A lot of home brewers are familiar with the term “Noble Hops” which refers to four variety of continental European hops originally grown in Central Europe. The four hop varieties are Terrnanger, Spalt, Hallertauer and Saaz. This week we take a look at these popular hops and character in detail.
The four traditional varieties of noble hops are properly characterized as aroma hops as they have relatively low alpha bitterness, but are highly aromatic. They are widely used in traditional continental beer styles including Bohemian Pilsner, Oktoberfest/Marzen, Dunkel, many Wheat/Weizen beers and other lagers. They generally do not store well.
From a hop analysis view, these hops have high amounts of the hop oil humulene. Humulene is a fragrance often used in the perfume industry with an aroma that has a robust earthy, woody and herbal character. Oxidation, heat and light rapidly break down humulene, which is why noble hops are susceptible to degradation if not properly stored. Relatively low alpha acid levels (generally 3-5.5%) add aroma and bitterness without becoming harsh. The low amounts of harsher tasting beta acids (lupulone, adlupulone and colupulone) contribute to the desirable flavor of noble hops. Many also have a slightly spicy finish which adds to the character of beers like Pilsner.
Since growing soil and conditions have a large effect on the finished hops, many brewers consider only noble hop varieties grown within their traditional region to be true “noble hops”. Therefore a Tettnanger hop grown outside of the Tettnang region of Germany would not be considered a true “noble hop”,
The Four Noble Hop Varieties
- Tettnanger (Tettnang) – A hops from Tettnang, which is a small town in Southern Baden-Wurttemberg Germany. It has a mild, slightly spicy, floral character and is genetically similar to Saaz grown in the Czech republic. It is highly valued as both an aroma and flavor hops and is exported worldwide for use in Belgian ales, French ales, Bocks, Lagers, Pilsners and Wheat beers. Substitutes include Saaz and Fuggles.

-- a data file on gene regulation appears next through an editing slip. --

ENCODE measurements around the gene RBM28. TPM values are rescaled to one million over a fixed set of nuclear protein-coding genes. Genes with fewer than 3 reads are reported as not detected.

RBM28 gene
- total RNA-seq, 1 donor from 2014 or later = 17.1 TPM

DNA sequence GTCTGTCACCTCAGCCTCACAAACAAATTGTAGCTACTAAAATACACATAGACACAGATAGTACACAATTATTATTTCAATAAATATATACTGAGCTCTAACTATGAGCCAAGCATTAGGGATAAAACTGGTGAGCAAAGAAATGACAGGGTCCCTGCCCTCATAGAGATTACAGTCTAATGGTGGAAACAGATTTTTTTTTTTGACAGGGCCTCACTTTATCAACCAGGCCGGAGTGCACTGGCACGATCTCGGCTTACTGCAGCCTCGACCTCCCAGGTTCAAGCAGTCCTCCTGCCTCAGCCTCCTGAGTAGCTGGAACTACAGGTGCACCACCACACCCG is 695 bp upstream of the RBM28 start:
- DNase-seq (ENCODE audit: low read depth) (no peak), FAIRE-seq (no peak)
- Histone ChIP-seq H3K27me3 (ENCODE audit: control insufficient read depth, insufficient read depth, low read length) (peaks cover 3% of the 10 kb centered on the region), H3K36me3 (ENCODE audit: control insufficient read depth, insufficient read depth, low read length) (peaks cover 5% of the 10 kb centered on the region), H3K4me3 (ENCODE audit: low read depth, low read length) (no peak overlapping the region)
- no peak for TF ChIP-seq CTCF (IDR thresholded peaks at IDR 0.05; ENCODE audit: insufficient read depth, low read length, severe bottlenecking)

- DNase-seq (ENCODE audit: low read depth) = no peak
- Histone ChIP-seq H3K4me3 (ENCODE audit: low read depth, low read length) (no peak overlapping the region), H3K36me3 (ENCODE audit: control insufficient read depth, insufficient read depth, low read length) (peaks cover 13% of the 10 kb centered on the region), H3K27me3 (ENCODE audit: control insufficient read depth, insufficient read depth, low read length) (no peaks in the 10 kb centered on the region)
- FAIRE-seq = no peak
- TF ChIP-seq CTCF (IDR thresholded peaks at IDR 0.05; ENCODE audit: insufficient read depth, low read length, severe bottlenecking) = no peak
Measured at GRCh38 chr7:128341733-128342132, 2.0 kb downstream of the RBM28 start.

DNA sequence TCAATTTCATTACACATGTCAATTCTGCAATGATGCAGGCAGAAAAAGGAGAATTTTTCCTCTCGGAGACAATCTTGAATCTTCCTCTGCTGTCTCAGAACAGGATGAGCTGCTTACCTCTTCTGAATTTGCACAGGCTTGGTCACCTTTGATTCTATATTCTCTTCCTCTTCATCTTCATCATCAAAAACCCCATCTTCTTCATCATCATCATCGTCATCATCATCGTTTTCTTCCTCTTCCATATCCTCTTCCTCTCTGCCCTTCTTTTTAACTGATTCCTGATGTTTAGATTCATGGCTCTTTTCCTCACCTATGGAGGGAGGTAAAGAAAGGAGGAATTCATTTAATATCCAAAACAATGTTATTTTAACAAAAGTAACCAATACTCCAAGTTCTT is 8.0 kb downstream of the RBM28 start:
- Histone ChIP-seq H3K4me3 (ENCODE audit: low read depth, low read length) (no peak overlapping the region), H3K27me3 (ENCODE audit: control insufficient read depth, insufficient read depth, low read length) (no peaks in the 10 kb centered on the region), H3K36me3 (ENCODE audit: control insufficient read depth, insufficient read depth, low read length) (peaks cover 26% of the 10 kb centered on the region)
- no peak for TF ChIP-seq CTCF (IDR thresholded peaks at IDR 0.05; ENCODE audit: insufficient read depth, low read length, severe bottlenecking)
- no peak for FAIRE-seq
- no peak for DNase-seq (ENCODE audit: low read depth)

- Saaz – Saaz is a hops traditionally grown in Bohemia and the modern day Czech Republic where it accounts for nearly 2/3 of hop production in the region. It is named after the Czech city of Zatek, which in German is Saaz. It has a distinct flavor that is mild, earthy yet spicy. It is the definitive hops used in Pilsner Urquell and Budvar, which are the basis for almost all of the most popular American lagers. However Saaz is also widely used in all types of lagers, pale ales, wheat beers, and many continential styles. Its closest substitute is a hop called Sladek, thought often Tettnanger, Lublin, Ultra or Sterling may be used.
- Spalt (Spalter) – A traditional hop from the Spalter region of Germany south of Neuremberg. It is grown in a fairly small acreage and not as widely distributed as other noble hops making it somewhat difficult for home brewers to obtain. It provides a mild, slightly spicy flavor with a strong noble hop aroma. Note that Spalt is not the same as the more widely distributed “Spalt Select” which is actually a descendent of Hallertauer Mittelfruh. Spalt is used in many traditional German styles including Bocks, Alts, Lagers, Pilsners and Munich Helles. Substitutions include Saaz, Tettnanger.
- Halltertau (Hallertauer Mittelfruh) – Named after the Hallertau (Halledau) region in central Bavaria, it was widely grown in Bavaria until the late 1970’s when it was largely replaced by the Hersbrucker variety. A fungi called verticillium ravaged the Hallertau hop crop at that time. You will often see Hersbrucker sold as “Hallertauer Hersbrucker” though it is actually a Hersbrucker variety. Later Hallertauer Gold and Hallertauer Tradition variants (Also Hallertauer “Magnum, Merkir and Taurus”) were developed from Hallertau that were more disease resistant. The hop has a highly floral character, slightly earthy but without a very strong spicy flavor. It is used in both German and American lagers, and is known as a key flavor/aroma hops for Sam Adams Boston Lager. Substitutes include Hersbrucker, Mt Hood and Liberty.
The “Nearly Noble” Hops
In addition to the four hops listed above (and their variants), you will often hear of other hops occasionally listed as noble hops. These include English Fuggles, East Kent Golding, (Hallertauer) Hersbrucker, and Styrian Goldings (a Fuggle variant). While none of these are actually true noble hops, they share many of the noble hop characteristics of being highly aromatic and having low alpha acid.
Also due to the pressured of land usage in Central Europe, diseases and pests and the move of many commercial brewers towards high yield, high alpha hops (for hop extract), the supply of true noble hops has been steadily decreasing for decades. Growers are instead producing hybrids or variants such as Liberty (a cross of Hallertauer Mittlefruh with a disease resistant US hop) or Mt Hood (a higher alpha acid hybrid). Variants of the nearly noble hops above such as Willamette (derived from Fuggles) are also widely grown in the United States.
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